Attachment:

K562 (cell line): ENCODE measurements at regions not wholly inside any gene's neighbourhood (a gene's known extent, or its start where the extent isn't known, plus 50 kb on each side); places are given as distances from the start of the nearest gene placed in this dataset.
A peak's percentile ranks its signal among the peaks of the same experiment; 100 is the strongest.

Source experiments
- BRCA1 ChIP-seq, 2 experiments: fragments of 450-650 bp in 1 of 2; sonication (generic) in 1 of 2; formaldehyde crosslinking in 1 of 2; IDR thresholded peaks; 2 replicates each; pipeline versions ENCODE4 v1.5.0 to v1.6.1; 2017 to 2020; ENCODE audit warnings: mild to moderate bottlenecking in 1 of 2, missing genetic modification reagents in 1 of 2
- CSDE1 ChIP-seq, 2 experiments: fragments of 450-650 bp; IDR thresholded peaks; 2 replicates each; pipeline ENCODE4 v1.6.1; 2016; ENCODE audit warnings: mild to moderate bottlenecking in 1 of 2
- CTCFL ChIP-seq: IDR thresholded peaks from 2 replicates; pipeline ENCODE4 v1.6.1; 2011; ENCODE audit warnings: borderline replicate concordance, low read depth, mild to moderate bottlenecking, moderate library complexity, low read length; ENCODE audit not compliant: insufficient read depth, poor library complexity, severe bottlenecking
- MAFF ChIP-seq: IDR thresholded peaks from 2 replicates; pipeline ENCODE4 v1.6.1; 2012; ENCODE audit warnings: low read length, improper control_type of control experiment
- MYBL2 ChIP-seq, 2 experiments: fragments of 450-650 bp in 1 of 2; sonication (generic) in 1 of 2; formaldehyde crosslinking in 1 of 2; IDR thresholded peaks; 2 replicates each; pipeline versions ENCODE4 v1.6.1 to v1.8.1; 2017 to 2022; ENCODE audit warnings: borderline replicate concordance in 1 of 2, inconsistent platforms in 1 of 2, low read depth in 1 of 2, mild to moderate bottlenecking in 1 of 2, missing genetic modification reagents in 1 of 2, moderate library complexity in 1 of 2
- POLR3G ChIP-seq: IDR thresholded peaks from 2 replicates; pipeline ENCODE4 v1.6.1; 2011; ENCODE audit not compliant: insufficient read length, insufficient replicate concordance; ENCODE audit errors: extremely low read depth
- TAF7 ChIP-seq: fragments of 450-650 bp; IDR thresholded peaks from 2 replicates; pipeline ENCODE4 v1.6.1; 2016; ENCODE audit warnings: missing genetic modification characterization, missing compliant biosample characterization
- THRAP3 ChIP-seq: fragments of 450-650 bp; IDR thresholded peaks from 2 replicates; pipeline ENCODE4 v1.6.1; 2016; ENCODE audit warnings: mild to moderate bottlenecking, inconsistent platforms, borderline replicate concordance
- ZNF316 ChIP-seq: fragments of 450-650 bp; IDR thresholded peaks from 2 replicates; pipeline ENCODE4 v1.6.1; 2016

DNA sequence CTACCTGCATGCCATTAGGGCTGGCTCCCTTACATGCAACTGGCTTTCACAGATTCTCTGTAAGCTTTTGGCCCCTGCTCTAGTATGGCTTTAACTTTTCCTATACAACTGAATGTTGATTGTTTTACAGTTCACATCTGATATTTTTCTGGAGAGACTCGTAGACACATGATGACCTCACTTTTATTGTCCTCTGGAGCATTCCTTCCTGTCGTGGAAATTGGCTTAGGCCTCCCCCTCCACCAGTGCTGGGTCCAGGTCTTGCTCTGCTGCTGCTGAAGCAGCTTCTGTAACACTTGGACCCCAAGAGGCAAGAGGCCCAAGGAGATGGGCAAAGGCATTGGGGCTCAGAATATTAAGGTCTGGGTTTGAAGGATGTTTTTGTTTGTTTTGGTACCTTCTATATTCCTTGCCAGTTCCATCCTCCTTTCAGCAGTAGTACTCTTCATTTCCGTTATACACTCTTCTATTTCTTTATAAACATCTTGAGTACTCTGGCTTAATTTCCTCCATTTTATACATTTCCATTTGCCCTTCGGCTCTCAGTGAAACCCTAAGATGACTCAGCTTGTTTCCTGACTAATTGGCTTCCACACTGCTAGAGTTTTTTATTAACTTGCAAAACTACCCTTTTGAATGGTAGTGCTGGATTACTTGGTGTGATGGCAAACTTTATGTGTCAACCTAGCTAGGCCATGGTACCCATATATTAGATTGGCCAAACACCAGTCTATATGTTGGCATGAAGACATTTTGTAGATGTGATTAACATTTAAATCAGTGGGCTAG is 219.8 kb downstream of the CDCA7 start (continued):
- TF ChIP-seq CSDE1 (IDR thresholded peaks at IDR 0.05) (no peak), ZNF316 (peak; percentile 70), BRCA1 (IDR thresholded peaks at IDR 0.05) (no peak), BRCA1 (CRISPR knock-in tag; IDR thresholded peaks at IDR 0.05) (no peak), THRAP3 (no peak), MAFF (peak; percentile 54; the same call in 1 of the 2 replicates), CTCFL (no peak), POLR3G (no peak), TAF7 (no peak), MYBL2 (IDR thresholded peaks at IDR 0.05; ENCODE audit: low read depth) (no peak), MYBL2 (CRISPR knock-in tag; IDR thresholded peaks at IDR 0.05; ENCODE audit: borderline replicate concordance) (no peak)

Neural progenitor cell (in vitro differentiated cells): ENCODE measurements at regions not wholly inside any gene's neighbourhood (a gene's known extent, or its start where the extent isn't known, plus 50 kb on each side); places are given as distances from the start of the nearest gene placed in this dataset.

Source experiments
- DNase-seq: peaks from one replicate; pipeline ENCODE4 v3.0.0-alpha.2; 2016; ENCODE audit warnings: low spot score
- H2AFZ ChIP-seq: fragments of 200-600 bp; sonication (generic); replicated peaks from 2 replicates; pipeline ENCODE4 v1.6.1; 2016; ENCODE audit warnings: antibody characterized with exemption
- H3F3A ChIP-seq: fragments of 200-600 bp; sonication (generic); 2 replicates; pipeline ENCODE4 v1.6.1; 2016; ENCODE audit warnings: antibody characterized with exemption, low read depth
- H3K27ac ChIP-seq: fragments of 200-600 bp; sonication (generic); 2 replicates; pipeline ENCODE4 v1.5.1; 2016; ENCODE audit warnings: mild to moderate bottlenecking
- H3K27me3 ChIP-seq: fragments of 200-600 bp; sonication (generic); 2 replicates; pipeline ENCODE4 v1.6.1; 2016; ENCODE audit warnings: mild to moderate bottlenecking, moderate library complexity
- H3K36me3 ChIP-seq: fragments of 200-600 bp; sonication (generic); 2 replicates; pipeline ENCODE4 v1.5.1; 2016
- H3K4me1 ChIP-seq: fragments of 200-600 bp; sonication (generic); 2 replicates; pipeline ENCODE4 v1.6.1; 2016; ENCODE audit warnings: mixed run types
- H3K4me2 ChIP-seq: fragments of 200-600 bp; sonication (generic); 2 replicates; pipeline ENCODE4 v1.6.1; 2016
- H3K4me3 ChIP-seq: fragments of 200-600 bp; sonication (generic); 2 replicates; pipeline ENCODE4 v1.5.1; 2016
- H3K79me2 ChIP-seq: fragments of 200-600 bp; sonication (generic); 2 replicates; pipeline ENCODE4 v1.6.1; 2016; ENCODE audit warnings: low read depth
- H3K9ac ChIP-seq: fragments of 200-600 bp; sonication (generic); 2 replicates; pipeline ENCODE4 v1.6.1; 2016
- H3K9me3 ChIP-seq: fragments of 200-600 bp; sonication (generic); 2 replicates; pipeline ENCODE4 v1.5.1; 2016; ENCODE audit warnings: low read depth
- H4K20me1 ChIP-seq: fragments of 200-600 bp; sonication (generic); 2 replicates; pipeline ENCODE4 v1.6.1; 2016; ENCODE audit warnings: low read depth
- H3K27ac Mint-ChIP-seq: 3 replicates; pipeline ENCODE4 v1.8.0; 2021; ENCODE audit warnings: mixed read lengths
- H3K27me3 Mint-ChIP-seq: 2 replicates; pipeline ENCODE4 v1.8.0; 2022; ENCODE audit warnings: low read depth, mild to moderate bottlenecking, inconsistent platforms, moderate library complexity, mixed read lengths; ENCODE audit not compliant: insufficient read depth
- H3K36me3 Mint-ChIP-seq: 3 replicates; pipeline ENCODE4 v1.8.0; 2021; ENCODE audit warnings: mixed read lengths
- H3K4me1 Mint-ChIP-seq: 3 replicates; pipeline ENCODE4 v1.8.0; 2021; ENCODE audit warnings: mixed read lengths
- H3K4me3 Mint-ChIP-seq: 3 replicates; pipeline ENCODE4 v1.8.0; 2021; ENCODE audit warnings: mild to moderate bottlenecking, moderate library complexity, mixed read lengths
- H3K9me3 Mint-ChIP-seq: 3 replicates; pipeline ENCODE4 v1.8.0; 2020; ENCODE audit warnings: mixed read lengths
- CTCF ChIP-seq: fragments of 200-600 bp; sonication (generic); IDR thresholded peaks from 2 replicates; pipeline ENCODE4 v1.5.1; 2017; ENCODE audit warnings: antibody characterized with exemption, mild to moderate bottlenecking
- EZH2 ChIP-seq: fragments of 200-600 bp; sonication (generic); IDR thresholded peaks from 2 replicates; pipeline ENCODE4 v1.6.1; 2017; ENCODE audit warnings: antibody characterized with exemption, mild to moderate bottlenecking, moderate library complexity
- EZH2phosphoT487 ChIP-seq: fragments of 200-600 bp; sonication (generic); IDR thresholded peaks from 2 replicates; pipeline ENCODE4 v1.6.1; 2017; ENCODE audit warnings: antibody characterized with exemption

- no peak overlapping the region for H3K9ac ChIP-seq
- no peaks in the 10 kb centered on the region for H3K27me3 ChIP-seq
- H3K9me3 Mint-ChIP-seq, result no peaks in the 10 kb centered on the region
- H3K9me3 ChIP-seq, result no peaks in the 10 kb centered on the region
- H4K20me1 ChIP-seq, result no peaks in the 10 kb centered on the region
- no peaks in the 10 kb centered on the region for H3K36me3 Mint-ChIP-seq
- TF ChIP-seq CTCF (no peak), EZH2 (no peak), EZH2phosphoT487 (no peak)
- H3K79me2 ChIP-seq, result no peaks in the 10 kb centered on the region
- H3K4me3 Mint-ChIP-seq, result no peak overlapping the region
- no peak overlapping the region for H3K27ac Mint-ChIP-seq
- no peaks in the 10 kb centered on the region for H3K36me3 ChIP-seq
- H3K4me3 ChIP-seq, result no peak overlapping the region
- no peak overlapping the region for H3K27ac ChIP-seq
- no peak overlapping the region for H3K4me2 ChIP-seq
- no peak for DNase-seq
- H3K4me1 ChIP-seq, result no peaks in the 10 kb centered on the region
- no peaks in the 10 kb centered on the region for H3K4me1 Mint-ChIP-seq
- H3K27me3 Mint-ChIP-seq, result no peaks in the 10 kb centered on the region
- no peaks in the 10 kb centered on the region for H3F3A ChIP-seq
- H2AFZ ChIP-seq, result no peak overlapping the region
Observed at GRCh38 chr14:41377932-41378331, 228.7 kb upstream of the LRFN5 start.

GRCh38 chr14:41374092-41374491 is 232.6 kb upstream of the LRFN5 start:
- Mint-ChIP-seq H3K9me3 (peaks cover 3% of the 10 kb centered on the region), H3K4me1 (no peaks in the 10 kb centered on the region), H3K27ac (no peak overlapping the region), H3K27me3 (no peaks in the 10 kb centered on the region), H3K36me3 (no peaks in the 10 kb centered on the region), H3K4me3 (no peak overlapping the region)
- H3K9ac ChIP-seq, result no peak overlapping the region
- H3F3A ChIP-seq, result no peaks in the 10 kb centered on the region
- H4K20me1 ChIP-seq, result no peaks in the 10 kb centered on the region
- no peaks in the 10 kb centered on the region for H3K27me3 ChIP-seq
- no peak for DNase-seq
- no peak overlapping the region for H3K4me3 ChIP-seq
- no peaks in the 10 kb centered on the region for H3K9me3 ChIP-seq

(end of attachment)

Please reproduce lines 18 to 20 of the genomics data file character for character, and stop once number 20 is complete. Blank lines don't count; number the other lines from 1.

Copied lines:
- H2AFZ ChIP-seq: fragments of 200-600 bp; sonication (generic); replicated peaks from 2 replicates; pipeline ENCODE4 v1.6.1; 2016; ENCODE audit warnings: antibody characterized with exemption
- H3F3A ChIP-seq: fragments of 200-600 bp; sonication (generic); 2 replicates; pipeline ENCODE4 v1.6.1; 2016; ENCODE audit warnings: antibody characterized with exemption, low read depth
- H3K27ac ChIP-seq: fragments of 200-600 bp; sonication (generic); 2 replicates; pipeline ENCODE4 v1.5.1; 2016; ENCODE audit warnings: mild to moderate bottlenecking